Deane Beman, the PGA Tour Commissioner back in the 1980s, was its father, though the architect of record was Ed Ault. Beman grew up in the national capital area, and he intended Avenel to be a showcase in his hometown, both for the PGA Tour and for his lasting contribution to the game, the stadium golf course.
Like Pete Dye’s original example of the genre (the Stadium Course in Ponte Vedra Beach, FL) Avenel was designed as a site for professional golf and big crowds. The 9th and 18th greens were set deep in grassy amphitheaters to accommodate spectators. The highest point on the property was a promontory for tents and grandstands from which people could watch the action on all three finishing holes. The fairways were laid through extra-wide corridors so that people could stand ten deep if need be.
There was only one problem. The pros, for the most part, hated it.
Touring golf professionals tend to have hypocritical tastes. They like their winner’s checks in seven figures, thank you. But they quite often dislike blatant evidence of the commerce required to generate that kind of money. And Avenel flaunted its commercial soul like a hooker in hot-pants, beginning with the McMansions and townhouses that lined many of the holes.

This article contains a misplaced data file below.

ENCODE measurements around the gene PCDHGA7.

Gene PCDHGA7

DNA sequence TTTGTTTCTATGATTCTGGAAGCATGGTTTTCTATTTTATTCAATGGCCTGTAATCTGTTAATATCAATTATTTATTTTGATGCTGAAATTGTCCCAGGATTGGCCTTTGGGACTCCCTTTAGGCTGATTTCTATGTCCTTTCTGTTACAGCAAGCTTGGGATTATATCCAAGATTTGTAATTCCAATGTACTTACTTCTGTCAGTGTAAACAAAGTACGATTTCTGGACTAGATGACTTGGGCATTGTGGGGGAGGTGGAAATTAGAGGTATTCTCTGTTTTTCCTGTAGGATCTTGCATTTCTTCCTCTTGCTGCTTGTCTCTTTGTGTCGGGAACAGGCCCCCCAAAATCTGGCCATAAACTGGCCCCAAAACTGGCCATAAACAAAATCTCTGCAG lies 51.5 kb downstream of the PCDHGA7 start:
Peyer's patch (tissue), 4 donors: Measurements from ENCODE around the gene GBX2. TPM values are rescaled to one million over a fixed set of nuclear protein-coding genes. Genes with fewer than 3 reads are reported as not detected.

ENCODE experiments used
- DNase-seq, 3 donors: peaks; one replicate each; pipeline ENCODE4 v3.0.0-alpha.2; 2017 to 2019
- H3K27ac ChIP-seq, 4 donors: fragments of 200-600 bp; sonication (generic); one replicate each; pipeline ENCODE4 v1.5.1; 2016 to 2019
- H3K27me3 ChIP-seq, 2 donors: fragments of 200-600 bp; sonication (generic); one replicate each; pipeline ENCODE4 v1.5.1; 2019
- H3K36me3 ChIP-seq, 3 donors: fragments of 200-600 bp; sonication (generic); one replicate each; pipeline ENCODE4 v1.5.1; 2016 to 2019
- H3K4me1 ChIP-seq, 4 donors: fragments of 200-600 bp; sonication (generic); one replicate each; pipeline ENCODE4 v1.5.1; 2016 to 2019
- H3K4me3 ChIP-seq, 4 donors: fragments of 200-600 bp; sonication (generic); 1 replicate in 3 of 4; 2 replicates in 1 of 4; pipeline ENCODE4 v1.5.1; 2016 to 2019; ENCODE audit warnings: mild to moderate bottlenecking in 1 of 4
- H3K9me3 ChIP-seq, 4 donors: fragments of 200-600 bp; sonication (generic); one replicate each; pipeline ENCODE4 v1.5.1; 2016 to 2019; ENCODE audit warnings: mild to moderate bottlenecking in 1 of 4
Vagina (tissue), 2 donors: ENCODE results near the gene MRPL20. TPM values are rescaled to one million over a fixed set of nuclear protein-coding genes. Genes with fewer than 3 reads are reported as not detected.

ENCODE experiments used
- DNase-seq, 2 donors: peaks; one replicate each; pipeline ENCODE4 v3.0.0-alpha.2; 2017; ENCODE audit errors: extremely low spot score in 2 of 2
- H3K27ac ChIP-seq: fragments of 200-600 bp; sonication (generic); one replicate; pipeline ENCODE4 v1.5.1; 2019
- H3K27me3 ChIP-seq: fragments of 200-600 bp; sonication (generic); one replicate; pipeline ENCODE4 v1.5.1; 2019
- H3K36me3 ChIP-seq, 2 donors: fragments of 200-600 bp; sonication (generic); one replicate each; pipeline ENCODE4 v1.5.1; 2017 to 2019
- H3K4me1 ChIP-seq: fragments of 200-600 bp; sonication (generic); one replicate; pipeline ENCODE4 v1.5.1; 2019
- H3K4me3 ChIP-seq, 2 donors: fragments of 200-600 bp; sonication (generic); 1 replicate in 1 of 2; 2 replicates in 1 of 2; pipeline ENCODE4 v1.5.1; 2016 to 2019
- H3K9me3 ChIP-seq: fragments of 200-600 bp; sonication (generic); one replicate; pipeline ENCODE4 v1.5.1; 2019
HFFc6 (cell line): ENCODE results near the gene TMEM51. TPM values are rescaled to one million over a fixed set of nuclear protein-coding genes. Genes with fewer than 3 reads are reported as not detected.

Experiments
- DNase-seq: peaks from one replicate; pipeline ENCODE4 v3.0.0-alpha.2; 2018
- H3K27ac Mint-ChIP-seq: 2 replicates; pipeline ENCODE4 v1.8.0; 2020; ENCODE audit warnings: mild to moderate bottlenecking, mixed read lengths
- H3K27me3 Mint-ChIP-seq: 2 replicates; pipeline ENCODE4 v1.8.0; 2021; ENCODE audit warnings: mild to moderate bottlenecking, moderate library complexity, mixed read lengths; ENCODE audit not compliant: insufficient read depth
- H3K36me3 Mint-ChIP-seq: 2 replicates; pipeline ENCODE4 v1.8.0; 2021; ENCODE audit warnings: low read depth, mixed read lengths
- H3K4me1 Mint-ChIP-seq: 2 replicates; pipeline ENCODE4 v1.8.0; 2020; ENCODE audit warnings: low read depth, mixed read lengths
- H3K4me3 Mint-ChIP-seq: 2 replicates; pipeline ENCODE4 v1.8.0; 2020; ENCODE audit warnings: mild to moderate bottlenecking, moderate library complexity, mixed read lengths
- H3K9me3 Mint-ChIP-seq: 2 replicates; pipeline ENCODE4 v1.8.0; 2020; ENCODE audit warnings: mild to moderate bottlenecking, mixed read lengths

The sniping began almost instantly. Greg Norman, the No. 1 golfer at the time, was asked his opinion of the 9th hole, a mid-iron par three that was flanked by a wooded hillside that could hold thousands of spectators. The hole dropped almost vertically to a green set next to a brook, and Norman thought it was goofy golf. The architects, he said, “should blow it up and start over.” Other players muttered about everything from the design to the traffic they had to endure driving from their hotels.